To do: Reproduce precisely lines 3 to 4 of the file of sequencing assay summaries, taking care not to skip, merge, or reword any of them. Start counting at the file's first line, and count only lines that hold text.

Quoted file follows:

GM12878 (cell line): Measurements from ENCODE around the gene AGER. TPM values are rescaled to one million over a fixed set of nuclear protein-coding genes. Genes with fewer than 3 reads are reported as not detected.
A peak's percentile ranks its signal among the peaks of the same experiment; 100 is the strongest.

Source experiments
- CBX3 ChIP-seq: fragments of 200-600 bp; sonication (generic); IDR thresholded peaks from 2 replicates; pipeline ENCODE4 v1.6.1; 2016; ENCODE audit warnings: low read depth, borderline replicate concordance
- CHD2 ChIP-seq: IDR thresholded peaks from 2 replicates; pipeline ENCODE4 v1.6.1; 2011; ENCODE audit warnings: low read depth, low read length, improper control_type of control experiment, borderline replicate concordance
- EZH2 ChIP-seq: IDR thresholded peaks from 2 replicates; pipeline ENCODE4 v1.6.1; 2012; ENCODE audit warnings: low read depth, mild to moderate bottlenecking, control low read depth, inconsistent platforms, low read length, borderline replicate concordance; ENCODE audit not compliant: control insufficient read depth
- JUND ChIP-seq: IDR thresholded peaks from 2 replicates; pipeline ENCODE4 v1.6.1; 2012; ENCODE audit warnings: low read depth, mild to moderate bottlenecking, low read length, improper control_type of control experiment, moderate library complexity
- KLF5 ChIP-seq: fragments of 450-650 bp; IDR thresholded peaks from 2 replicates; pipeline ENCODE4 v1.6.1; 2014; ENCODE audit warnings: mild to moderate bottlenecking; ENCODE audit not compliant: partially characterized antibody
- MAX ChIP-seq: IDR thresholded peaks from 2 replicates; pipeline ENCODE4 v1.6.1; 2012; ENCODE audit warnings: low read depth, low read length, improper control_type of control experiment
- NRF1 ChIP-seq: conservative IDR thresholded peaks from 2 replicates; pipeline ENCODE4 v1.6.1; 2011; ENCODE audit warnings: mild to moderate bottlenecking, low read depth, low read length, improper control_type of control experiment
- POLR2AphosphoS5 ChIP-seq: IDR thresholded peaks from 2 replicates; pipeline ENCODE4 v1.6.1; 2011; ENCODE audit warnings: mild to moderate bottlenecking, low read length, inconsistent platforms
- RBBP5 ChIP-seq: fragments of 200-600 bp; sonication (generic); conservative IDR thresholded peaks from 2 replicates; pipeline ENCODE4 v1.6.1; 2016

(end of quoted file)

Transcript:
Source experiments
- CBX3 ChIP-seq: fragments of 200-600 bp; sonication (generic); IDR thresholded peaks from 2 replicates; pipeline ENCODE4 v1.6.1; 2016; ENCODE audit warnings: low read depth, borderline replicate concordance